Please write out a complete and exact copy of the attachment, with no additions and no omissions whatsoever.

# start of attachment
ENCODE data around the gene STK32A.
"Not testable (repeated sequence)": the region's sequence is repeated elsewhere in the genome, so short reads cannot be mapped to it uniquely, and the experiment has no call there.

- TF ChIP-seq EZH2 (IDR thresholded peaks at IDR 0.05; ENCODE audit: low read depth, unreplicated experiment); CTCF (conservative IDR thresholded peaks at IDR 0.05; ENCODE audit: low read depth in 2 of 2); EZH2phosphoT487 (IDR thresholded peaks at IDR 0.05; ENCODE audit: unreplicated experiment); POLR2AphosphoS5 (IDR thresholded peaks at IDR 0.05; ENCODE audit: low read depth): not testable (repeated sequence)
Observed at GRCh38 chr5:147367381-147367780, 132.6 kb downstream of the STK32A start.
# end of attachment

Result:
ENCODE data around the gene STK32A.
"Not testable (repeated sequence)": the region's sequence is repeated elsewhere in the genome, so short reads cannot be mapped to it uniquely, and the experiment has no call there.

- TF ChIP-seq EZH2 (IDR thresholded peaks at IDR 0.05; ENCODE audit: low read depth, unreplicated experiment); CTCF (conservative IDR thresholded peaks at IDR 0.05; ENCODE audit: low read depth in 2 of 2); EZH2phosphoT487 (IDR thresholded peaks at IDR 0.05; ENCODE audit: unreplicated experiment); POLR2AphosphoS5 (IDR thresholded peaks at IDR 0.05; ENCODE audit: low read depth): not testable (repeated sequence)
Observed at GRCh38 chr5:147367381-147367780, 132.6 kb downstream of the STK32A start.